To pull more people into virtual reality, game developer Robyn Tong Gray designs experiences that strike memorable, emotional chords.
“My favorite thing about the game, which may sound terrible, is that it makes people cry,” said Robyn Tong Gray, an indie game developer and the designer of the game A•part•ment.
The game tells the story of Nick Connor, a comics artist going through a difficult breakup with his girlfriend. Players explore the wreckage of their relationship by uncovering the memories scattered throughout their apartment.
When it debuted at the Game Developers Conference in 2015, misty-eyed fans flooded Gray with their own stories of failed romance. One man even buttonholed her with the story of his messy divorce.
“I like to create amazing virtual experiences that draw people in with emotions,” said Gray, who has produced 12 standalone virtual reality (VR) experiences, including the haunting Sisters, which has been downloaded more than 3.5 million times. Players explore a haunted house for clues to the sisters’ mysterious past.
After developing A•part•ment as a graduate student project at the University of Southern California (USC) Institute for Creative Technologies, Gray dug in her heels and began leading the charge to bring emotional content to VR.
Immersed in Learning
Gray entered into VR through gaming. As a preschooler, she was fascinated by her teenage brother’s skills at playing Super Nintendo. After graduating from high school, she enrolled in the undergraduate game studies program at Carnegie Mellon because her older brother was an independent game developer.
“I felt that if he could do it, then I could too,’” said Gray. “As a woman in technology, I don’t feel like I’ve run into many barriers.”
Nonetheless, she is an anomaly in the VR industry. A recent study found that women users comprise less than 10 percent of the VR market. Gray was fortunate to enroll in a graduate course at USC, one of the leading universities in VR research.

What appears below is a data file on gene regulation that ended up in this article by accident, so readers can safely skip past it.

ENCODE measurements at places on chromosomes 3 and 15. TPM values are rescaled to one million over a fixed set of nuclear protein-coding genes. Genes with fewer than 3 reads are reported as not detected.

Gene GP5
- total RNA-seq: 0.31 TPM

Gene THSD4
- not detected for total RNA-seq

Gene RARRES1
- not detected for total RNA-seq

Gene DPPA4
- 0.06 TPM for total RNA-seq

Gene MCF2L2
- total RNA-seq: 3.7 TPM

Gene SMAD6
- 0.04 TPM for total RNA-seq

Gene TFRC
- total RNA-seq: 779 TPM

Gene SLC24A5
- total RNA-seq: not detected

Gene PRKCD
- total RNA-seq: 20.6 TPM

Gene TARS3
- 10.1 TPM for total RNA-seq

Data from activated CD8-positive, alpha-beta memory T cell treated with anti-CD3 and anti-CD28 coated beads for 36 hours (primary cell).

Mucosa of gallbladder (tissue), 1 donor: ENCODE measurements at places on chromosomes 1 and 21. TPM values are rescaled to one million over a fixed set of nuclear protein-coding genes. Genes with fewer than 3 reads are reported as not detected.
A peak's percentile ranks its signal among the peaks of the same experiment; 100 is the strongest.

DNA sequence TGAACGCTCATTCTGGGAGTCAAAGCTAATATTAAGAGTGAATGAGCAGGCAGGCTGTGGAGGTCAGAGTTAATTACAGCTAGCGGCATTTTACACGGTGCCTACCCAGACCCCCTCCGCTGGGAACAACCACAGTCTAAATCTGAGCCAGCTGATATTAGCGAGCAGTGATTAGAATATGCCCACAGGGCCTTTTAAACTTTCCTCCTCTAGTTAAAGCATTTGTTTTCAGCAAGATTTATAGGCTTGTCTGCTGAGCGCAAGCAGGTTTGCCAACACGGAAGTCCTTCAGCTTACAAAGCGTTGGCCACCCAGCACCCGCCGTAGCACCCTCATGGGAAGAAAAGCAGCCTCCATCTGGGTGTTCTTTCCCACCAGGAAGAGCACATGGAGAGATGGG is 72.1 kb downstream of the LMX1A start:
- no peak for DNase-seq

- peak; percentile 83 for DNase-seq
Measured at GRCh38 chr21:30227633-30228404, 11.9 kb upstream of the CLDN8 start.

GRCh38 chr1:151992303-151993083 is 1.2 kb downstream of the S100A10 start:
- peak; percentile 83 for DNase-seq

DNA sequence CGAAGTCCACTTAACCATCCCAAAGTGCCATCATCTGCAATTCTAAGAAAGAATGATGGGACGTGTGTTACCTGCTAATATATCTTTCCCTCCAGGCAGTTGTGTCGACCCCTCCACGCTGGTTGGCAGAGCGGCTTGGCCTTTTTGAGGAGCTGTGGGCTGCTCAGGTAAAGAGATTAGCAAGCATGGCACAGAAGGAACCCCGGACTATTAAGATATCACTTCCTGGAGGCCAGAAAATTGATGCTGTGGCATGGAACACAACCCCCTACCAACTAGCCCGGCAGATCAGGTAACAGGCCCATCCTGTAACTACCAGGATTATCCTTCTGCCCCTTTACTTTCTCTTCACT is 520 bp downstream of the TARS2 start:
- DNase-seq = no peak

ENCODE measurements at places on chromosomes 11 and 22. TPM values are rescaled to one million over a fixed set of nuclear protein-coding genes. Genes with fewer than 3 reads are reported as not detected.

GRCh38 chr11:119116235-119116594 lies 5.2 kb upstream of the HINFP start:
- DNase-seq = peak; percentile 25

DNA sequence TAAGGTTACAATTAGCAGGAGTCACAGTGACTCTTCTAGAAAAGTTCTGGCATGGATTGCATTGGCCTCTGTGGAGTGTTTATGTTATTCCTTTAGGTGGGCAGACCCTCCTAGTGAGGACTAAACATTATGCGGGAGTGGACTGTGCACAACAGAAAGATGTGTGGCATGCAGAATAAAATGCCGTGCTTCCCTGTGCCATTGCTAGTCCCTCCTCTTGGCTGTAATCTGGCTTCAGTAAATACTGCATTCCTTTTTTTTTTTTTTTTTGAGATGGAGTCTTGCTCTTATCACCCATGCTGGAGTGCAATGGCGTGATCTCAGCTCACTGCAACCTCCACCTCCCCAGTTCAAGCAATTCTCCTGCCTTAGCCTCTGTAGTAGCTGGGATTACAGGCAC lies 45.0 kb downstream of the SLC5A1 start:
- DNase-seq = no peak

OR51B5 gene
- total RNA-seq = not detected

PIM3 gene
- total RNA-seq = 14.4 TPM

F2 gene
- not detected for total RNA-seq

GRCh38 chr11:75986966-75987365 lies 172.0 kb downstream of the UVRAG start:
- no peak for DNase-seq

“I had a lot of opportunities because of USC that other people might not have had. I was very lucky,” said Gray.
At school, she was surrounded by a faculty of VR pioneers, including her mentor Mark Bolas, who helped create the first VR system for NASA in the 1980s.
Gray was captivated by the experimental research at the university. In the mixed reality lab, she built a system that reconstructed real-life objects in VR, allowing users to interact with the physical world while wearing a headset.
Then in 2014, she helped to produce Leviathan with Intel, plucking a giant flying whale from the pages of a steampunk graphic novel by Scott Westerfeld and bringing it to life in VR.
Crafting Emotional Moments in VR
Otherworld Interactive, the VR studio that Gray co-founded in 2014, is tucked away in a concrete-laden industrial park in Culver City, next to California’s roaring 405 freeway.
The studio is deep in development on their latest project, Taco Sloth. More than 10 Android phones lay scattered across Gray’s desk. She has been painstakingly testing the game on each one.
Taco Sloth is a game about a sloth who runs a taco truck, where the player must meet the ever-increasing demands of a hungry mob. The game is indicative of the type of content Gray believes VR is lacking.
“With VR, you see a lot of the same tropes that you see in traditional games,” she said. “My hope is to cultivate an audience for a wider variety of experiences.”
The studio’s output is eclectic, ranging from interactive haunted houses to VR music videos about the fall of civilization. To keep users emotionally engaged, Gray fills her games with everyday situations rather than big, grandiose scenes. Little details from daily life, such as ordering a chorizo burrito, creates experiences that feel immersive and real.
“Storytelling in VR is really about finding small moments that evoke empathy in your audience,” she said. “Life is made up of small moments.”
Teaching Others to Create
Understanding how to generate an emotional response in players requires a great deal of empathy — it means knowing what will connect with different people. Because of that, Gray keeps her team diverse. Otherworld strives to maintain a balanced ratio of male and female employees, she said, which allows for a wider range of creative voices.
That drive to include women extends to Gray’s personal life, too. Earlier this year, she hosted a game design boot camp sponsored by Intel — for eight weeks during the summer, she mentored a group of future female developers.
“It was really inspiring to work with people who are coming to this medium with fresh eyes, who don’t really know yet what they can or can’t do,” she said.
By leading new voices into the industry, she is helping to expand VR’s emotional intelligence.
Editor’s note: Find more profiles on women business leaders in the iQ series #SHEOWNSIT.